Inderjeet drives down the passages of time to take you to a heritage property where each wall tells a story.
A drive down a narrow road from Ferozepore takes you to the mandi town of Guru Har Sahai. This is a bustling town, most of the houses are new, the road is narrow, and there are many shops. As you wind your way through traffic, you see some old gates and eventually, you come to a private property owned by Haresh Singh Sodhi. Away from the entrance dominated by a new house, you find a heritage building called Pothimala.
Haresh Singh Sodhi, the owner of the estate, is a descendent of Prithi Chand, the elder son of Guru Ram Das. Pothimala has some of the finest murals that are to be seen in the area, though it is in need of better care.
The reason why the family of Prithi Chandís descendents moved to the area, now known as Guru Har Sahai, is not clear. One account says that Sodhi Kaul, a descendant of Prithi Chand, met Guru Gobind Singh at village Dhillwan, in Lakhi jungle and gave him white clothes to replace the blue ones the Guru had been wearing earlier.
However, oral history of the area places the arrival of the family in 1725-40. There was turmoil in the region, and it is said that the Brars in the Moga area and Muslims to the west had been engaged in hostilities for long. They finally decided to invite the Sodhi family to live between the two to bring about peace.
Jiwan Mal, the then head of the family moved in. The new habitation was named after the son of Jiwan Mal and called Kot Har Sahai. When Har Sahai came to the Gaddi, by common usage the name got changed to Guru Har Sahai and has remained so since then. This was a family with a lot of land. Much later, after the British took over the area, the then British Deputy Commissioner, Ferozpur, wrote that after imposing a deduction of 25 per cent, the land left to the family was 50,000 acres.
The family gained prominence because it had some important relics including a pothi containing some of the bani of Guru Nanak Dev ji, a mala (rosary) used by him and the Padam, belonging to him, that finds mention in the janamsakhis, or religious parables, were given to the succeeding Gurus. These eventually came to Meherban, son of Prithi Chand. In time, these holy relics found a permanent place at the Pothimala in Guru Har Sahai.
The Pothimala building got its embellishments during the time of Gulab Singh. The entrance lobby and the main rooms on the first floor housing the relics and also the Guru Granth Sahib, have exquisitely decorated roofs done by Kashmiri artisians in the khatambandi style, in which no nails are used. The roof is embellished with coloured glass pieces and small carved, coloured bits of wood.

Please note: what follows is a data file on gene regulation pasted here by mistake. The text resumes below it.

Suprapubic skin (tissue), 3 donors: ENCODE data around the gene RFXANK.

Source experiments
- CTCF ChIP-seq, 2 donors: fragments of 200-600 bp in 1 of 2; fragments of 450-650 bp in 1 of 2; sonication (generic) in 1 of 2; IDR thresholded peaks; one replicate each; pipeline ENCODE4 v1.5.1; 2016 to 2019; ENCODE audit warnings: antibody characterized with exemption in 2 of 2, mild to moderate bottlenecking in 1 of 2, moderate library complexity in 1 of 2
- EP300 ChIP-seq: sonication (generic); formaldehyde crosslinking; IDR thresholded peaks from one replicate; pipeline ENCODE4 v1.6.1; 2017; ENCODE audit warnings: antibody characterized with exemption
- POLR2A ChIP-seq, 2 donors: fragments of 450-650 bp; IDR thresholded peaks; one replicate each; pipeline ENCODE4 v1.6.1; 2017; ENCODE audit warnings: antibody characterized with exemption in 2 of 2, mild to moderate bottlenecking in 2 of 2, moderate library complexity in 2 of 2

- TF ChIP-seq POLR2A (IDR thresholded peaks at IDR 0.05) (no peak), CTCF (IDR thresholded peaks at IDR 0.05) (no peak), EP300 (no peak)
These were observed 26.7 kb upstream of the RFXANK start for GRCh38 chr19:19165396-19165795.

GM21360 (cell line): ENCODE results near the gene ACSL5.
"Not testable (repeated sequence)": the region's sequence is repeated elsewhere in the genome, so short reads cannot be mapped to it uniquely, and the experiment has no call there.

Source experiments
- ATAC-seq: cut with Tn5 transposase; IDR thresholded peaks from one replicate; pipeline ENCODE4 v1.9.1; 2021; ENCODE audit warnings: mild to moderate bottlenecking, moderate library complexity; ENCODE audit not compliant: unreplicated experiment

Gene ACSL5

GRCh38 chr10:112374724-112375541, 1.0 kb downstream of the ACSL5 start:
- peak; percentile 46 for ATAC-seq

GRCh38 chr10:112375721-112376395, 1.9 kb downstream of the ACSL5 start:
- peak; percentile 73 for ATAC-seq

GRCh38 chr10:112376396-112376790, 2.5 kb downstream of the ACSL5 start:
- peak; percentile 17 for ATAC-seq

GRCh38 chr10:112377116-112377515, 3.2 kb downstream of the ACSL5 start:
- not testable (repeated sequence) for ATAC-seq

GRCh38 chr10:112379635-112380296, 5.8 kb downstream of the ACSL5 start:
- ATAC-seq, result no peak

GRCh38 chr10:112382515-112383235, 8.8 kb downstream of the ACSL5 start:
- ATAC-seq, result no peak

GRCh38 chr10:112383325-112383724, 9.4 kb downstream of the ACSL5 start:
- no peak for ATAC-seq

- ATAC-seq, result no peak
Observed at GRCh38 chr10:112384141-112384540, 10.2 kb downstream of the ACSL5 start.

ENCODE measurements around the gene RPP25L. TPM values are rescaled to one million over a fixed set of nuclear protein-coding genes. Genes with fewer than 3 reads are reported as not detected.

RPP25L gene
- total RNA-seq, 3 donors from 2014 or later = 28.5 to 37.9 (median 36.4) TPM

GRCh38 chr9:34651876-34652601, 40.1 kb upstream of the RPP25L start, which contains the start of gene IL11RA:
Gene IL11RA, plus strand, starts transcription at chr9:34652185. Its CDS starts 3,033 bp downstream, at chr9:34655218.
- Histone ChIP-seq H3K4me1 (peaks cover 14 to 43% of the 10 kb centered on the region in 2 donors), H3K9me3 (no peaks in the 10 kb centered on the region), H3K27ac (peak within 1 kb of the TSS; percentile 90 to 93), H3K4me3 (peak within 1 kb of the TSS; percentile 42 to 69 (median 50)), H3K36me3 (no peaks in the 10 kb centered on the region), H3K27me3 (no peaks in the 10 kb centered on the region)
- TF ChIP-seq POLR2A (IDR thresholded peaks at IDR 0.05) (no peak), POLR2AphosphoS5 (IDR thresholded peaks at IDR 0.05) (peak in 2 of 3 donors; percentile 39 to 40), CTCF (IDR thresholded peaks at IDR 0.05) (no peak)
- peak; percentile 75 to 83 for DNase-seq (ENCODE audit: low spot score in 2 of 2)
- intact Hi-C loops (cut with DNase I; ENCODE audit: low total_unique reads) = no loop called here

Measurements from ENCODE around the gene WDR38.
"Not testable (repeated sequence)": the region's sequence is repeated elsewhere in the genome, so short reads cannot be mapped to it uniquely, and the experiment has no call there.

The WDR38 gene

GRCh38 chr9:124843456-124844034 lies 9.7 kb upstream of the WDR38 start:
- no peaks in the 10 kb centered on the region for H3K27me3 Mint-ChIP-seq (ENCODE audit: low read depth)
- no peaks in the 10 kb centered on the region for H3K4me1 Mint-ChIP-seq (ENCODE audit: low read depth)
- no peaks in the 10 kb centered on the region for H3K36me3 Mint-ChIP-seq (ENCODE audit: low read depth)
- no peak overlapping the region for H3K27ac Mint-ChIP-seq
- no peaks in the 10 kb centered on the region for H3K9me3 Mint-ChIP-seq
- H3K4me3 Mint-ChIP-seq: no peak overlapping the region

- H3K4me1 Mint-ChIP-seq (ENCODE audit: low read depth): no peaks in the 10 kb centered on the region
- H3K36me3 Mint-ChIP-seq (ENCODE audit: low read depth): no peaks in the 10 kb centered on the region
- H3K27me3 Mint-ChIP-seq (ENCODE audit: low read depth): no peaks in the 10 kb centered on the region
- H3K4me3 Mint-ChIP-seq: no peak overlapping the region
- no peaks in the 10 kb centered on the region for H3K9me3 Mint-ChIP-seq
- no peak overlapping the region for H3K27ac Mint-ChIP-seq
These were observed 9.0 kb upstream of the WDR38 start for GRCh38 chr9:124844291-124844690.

The common thread of tradition is evident from the fact that the walls of the main room of relics were full of frescoes of Hindu mythology and Sikh themes. The frescos are tempera or dry frescos. It is obvious that the illustrations were done by professional artists.
One of the panels has a likeness of the Sandhawalia Sardars, who were great patrons of arts. They were not related to the family, but it seems that the artists must have worked for them at some time, and paid a tribute to them in this fashion. An interesting aspect of the murals is that they seem to be enlargements of miniatures, rather than their having been conceived independently. So the form is that of miniatures, the size that of murals.
Nakashi work is also to be found in abundance, since this was the abode of important relics of the founder of Sikhism, and the family had means to make sure that the place where these were to be kept was the most lavishly decorated one. Till a few decades ago there used to be a big mela at Guru Har Sahai every Baisakhi in which thousands of people would come for darshan of the pothi and other holy artefacts.
Traditionally, the relics never left the Pothimala, it was after independence that circumstances changed to an extent that the head of the family, Jaswant Singh, started taking them to Faridabad, where many of the followers from across the border had made a gurdwara. It was in 1971, during one such journey, that the pothi and the mala were stolen when Jaswant Singh, was travelling from Faridabad to Guru Har Sahai by train. They have never been found.
Now the building and some other relics are all that are left with the family. The Pothimala building needs attention of those who can help to preserve this unique heritage. It is a magnificent building, which had such a rich past. However, it faces an uncertain future.